The joystick has dominated the new-product/technology news in the propulsion world, especially in the last two years. Expect its presence to continue to rule at the Fort Lauderdale International Boat Show.
Engine companies and manufacturers of helm controls and transmissions have pumped out product steadily since Volvo Penta introduced its IPS pod drive system with joystick in 2005. The Mercury Zeus pod and joystick was introduced in 2007. Manufacturers are now turning their attention to joystick control at higher speeds, developing the tools and technology that enable owners to run their boats like pros when they push the throttle. Other technology at the command post to make driving easier includes the emergence of automatic trim tabs that adjust for list and running angle. It’s all pretty cool stuff.
Volvo Penta’s Joystick Driving technology (introduced last year) allows the skipper to use the joystick to steer the boat at cruising speeds. “You don’t have to have a steering wheel,” Volvo Penta of the Americas vice president of marine sales Marcia Kull said. “The whole idea is to incorporate the joystick into the arm of the helm seat to allow the operator to sit back in comfort.”
Click play for a look at what's to come in Fort Lauderdale.
I have tried Joystick Driving on two boats. It’s ideal for long-distance boating. Working with the autopilot, Joystick Driving should reduce a skipper’s physical and mental stress.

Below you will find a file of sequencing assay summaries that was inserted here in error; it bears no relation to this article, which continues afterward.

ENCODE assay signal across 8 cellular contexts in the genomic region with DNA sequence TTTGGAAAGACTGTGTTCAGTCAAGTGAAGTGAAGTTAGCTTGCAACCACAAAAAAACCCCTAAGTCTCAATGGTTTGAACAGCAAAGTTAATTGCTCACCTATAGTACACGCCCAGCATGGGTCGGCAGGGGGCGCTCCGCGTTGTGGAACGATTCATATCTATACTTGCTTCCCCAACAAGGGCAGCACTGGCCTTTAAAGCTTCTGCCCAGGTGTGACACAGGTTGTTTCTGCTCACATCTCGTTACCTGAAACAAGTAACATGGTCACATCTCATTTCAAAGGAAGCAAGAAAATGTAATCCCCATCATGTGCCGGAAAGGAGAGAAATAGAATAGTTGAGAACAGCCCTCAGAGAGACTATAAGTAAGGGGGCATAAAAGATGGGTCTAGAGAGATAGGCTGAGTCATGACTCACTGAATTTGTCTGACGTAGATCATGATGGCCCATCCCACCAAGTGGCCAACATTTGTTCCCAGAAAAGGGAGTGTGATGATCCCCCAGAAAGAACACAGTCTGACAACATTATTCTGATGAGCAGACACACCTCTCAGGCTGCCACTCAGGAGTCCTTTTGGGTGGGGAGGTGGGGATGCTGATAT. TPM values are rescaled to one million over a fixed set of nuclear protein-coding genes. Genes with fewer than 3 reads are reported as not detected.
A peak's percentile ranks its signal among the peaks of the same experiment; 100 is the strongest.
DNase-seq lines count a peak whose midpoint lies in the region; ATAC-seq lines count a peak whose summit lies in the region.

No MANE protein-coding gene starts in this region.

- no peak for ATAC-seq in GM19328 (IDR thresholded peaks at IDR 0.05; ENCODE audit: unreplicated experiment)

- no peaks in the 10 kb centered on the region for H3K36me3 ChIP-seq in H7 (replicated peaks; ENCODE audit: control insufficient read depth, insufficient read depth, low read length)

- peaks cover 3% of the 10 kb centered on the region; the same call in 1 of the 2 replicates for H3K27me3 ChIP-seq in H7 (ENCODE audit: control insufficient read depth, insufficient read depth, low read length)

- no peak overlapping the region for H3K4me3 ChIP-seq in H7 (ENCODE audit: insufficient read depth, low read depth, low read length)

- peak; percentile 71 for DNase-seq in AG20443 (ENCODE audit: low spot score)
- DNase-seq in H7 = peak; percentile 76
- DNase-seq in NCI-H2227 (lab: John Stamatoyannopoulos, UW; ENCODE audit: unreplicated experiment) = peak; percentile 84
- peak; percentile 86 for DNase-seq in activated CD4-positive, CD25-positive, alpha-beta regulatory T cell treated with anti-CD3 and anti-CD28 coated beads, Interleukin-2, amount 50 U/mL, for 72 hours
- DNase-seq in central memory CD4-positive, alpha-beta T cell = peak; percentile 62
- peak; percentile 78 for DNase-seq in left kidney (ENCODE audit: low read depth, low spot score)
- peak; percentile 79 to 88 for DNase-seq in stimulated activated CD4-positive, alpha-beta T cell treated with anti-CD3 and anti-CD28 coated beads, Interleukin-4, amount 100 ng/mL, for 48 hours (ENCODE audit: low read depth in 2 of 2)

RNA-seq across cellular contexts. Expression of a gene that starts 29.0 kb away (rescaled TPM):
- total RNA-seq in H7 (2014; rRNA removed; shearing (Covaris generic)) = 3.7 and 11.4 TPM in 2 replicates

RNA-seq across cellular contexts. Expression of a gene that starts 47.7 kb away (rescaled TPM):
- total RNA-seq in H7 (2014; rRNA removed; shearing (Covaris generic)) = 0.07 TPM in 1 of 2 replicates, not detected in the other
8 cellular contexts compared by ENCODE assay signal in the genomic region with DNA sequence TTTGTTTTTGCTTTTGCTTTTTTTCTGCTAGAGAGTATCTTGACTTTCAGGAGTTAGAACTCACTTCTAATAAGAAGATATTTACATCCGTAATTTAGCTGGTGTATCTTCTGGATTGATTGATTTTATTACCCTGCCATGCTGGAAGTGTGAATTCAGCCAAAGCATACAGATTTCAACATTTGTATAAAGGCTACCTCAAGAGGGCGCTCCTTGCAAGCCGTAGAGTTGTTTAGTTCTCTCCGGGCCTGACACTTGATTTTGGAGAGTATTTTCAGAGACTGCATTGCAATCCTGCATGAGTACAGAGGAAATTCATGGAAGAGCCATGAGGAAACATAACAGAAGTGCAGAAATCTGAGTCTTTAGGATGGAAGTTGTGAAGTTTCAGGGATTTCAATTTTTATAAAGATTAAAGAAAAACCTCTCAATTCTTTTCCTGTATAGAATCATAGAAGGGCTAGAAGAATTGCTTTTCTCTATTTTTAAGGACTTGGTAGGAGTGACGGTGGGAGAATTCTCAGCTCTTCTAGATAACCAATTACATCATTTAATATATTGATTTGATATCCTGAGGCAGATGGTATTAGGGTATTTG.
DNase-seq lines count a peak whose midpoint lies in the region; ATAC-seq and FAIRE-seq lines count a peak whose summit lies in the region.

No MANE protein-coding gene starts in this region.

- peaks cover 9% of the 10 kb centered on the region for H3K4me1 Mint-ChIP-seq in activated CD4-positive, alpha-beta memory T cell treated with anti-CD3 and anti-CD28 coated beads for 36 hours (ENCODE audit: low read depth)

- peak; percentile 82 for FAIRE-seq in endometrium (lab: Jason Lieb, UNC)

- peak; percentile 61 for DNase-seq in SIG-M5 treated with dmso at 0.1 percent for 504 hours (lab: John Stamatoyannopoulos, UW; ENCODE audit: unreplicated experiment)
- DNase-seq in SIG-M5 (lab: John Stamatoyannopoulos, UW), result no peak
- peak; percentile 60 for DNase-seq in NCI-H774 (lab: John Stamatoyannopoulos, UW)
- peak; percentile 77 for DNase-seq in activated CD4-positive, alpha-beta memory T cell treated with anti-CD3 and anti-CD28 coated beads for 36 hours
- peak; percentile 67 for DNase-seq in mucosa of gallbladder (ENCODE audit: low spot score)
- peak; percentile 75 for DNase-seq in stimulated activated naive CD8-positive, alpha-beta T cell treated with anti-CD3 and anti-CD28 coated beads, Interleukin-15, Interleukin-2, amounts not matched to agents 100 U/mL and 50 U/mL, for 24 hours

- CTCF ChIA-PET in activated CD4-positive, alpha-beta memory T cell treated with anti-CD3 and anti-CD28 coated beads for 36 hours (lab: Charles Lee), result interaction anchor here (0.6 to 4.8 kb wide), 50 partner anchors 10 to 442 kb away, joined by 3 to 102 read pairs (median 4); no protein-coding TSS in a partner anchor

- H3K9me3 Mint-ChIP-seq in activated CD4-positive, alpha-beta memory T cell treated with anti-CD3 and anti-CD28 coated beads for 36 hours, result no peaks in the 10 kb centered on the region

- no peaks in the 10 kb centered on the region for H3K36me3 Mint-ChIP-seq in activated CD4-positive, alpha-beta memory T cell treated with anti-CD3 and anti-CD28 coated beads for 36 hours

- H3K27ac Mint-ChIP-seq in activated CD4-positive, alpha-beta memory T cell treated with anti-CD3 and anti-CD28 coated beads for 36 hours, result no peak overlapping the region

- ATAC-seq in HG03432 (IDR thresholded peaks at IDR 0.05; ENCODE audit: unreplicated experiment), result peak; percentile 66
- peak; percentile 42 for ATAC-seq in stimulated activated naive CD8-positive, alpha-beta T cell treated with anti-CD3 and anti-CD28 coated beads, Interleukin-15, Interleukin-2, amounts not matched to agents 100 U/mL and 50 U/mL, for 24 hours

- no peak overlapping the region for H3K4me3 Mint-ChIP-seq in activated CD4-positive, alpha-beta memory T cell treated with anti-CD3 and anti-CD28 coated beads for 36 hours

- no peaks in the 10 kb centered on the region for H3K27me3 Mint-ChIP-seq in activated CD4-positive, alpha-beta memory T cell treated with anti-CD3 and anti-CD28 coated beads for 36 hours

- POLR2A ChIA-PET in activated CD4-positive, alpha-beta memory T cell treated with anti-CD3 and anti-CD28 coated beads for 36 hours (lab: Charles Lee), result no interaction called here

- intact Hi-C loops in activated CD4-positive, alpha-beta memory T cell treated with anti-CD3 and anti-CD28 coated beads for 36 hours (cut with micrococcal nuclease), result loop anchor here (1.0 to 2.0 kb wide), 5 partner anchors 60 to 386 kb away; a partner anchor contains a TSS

Joystick Driving steers the boat, but has no throttle control of forward and reverse propulsion. It can work with Volvo Penta and Garmin’s new Glass Cockpit engine/navigation/vessel systems monitoring technology.
Four of the major outboard engine makers offer joystick helm control. Mercury’s Joystick For Outboards was launched at the 2012 International Boatbuilders Exhibition and Conference.
The joining of joystick control and outboards continued this year. Suzuki Marine became the fourth major outboard manufacturer to offer the technology. It will be available with the DF250AP and DF300AP 4-strokes and the company’s drive-by-wire system (Suzuki Precision Control). Only Honda is without a joystick option. I am trying to find out from the company whether it has plans to unveil such a product at the Fort Lauderdale show, which runs Oct. 31-Nov. 4, or in 2014.
Remember that the joystick also can be used with sterndrives and conventional straight-shaft inboards with bow thruster assistance. And then there are "joystick-type" systems. For instance, the Nordic Tug 39 Flybridge is equipped with a dock control panel from Side-Power that gives the skipper command over the bow and stern thrusters.
Here are some of the boats at the show with joystick helm control: the Riviera 565 SUV with twin IPS900s; the Prestige 450 and Fairline Targa 48 Open with twin IPS600s (435 hp); the Pursuit 365i with Yamaha Helm Master (twin Yamaha F350 4-strokes); the Tiara 50 Coupe with IPS950s (750 hp); the 50 Eastbay SX with IPS950s (750 hp); and the Viking 42 ST with twin 600-hp Cummins with Zeus pods.
— Chris Landry